Proper nutrition is essential at every stage of life. The Nutrition Facts label on packaged foods and beverages is a valuable tool to help people make more informed decisions about the nutritional content of the foods they plan to purchase and eat. 

The Nutrition Facts label clearly identifies:

  • Servings Per Container
  • Serving Size
  • Number of Calories Per Serving
  • The percentage of the Daily Value for each nutrient in a serving of the food
  • Nutrient content

All of this information is useful in choosing healthier foods and reducing the risk of diet-related chronic disease.

Most people exceed the recommended limits for saturated fat, sodium, and added sugars, so the Nutrition Facts label can help you reduce consumption.

There are other nutrients, such as dietary fiber, vitamin D, calcium, iron and potassium, that many people do not consume enough of. Checking the label can help you identify foods high in these nutrients to eat more of.

So next time you’re trying to decide what to eat, check the Nutrition Facts label and take a step toward a long-term healthy lifestyle.

 

--->

More from IFT right arrow

The Science Behind the Pucker

Formulators of plant-based foods want their products to taste less astringent. So an engineer, a food scientist, and an oral biologist are teaming up to solve the problem.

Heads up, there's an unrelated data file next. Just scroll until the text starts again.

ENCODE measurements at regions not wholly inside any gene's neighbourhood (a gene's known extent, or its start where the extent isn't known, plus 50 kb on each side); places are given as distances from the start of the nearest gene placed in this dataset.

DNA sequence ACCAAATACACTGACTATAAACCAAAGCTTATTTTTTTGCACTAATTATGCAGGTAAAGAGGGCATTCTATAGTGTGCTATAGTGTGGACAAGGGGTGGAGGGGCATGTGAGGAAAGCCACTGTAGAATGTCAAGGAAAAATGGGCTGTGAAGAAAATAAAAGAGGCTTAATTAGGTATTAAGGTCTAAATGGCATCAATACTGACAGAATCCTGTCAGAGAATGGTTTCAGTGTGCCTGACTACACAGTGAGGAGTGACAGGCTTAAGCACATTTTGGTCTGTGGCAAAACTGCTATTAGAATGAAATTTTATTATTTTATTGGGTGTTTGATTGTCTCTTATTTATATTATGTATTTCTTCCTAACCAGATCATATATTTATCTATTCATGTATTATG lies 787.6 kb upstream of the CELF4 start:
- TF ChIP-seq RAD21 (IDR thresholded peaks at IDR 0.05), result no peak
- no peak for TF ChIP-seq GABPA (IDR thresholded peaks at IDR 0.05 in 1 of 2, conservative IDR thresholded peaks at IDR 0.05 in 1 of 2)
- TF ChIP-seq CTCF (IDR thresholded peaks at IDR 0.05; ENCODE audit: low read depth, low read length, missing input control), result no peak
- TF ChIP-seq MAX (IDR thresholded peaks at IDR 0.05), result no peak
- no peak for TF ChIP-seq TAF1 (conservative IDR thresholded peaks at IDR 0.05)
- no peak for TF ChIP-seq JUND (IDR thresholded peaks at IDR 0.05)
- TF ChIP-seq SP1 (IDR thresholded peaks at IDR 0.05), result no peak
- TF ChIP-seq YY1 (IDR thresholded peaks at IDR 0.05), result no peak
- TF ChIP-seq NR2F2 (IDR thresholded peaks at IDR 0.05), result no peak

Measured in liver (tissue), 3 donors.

From Bean to Bar—Chocolate Without Bitterness

Researchers study the effect of roasting cacao beans on the bitterness of chocolate made from the beans.

Personal, Planetary Health Drive Snack Formulating

An update on the trends in healthy snacks and the ingredients used in formulating them

What’s Good for the Gut

Linda Milo Ohr explores the ways that prebiotics, probiotics, and postbiotics support gut health and overall health.

From Field to Film

A profile of South Dakota State researcher Srinivas Janaswamy and his work on creating sustainable packaging films.

IFTNEXT

Episode 29: All About Food Safety Culture

In this podcast, we discuss food safety culture, including how food safety culture is established, measured, and how they are expected to change in light of ongoing advancements in food science and policy. Our guests include Hugo Gutierrez, Global Food Safety and Quality Officer for Kerry, and Bob Gravani, Professor Emeritus of Food Science and Director Emeritus of the National Good Agricultural Practices (GAPs) Program at Cornell University.

New rapid tests for botulinum toxin

In the food industry, botulinum toxin is associated with a severe form of food poisoning caused by improperly preserved food. Researchers have developed a technology that addresses the role of botulinum toxin in both food and cosmetic applications.